Odds and Ends: Avoiding risk; Avoid 787 goofs with 777X; Anticipation for the 777X; CSeries expectations

Avoiding Risk: Jetmakers avoid risk by revamping existing models.

Avoid 787 goofs with 777X: This Reuters article reports how challenging the brand damage has become with the 787 issues, and it’s not the first time we’ve heard the link.

Looking forward to 777X: Akbar Al-Baker didn’t say much during the grounding of the 787, but he’s back in the news now. He looks forward to the 777X but couldn’t resist complaining about the GE90 on the current 777. That’s odd: the GE90 has only been in service since the creation of the 777-300ER and is well regarded in the industry. But Al-Baker being Al-Baker–need we say more?

CSeries Expectations: Bombardier says first flight will be next month. Expectations are beginning to increase, according to this article.

16 comments on “Odds and Ends: Avoiding risk; Avoid 787 goofs with 777X; Anticipation for the 777X; CSeries expectations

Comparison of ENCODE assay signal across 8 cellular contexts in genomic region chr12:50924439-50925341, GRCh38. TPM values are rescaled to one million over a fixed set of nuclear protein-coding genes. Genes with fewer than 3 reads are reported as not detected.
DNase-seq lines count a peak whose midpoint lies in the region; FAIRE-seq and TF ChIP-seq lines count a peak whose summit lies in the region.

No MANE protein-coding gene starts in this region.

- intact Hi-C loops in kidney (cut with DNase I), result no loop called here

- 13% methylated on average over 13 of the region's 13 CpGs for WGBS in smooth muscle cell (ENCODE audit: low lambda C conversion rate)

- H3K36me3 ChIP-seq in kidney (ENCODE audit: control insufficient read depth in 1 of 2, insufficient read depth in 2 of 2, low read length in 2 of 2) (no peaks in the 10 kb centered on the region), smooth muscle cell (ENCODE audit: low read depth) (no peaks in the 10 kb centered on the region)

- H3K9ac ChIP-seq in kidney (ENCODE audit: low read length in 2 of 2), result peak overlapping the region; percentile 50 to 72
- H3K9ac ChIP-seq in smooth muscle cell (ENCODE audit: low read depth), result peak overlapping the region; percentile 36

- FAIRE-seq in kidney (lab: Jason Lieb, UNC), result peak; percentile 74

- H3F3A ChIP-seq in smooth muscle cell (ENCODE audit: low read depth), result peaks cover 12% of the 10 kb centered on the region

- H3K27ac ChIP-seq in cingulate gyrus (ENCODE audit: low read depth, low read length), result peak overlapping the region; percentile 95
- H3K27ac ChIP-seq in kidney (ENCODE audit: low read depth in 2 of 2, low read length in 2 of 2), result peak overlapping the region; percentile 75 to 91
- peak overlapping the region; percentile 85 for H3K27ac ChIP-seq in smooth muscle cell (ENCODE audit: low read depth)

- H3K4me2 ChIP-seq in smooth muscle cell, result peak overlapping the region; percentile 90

1. Hmmj… As they prepare to buy Boeing’s (BA.N) new 777X jet, Gulf airline giants Emirates EMIRA.UL and Qatar Airways are warning that Boeing must avoid the mistakes of the 787 Dreamliner, which cost customers millions of dollars when its batteries failed..

    Since BA seems to be moving the same people responsible for the 787 fiasco into 737Max and 777X programs, offloading a lot of planning jobs on current program to russia, and pounding the cut costs no matter how much it costs- IMO the prognosis is NOT good.

    BA may well be the new poster child for INSANE methods of Management.

    Doing more of the same thing- and expecting different results.

  2. Interested but not committed, similar words to BA, now an a350 customer. Boeing expect a 21% improvement over the 773, but aren’t Airbus claiming something similar or better with the a350-1000, which will be easier to fill up? Boeing should have learn’t with the 748i, which has similar economies to the 773, that in a race like this the smaller plane will win. The big plain MUST have a lower real CASM.

    Start with a clean sheet, guys, if you can’t offer a 25+% improvement.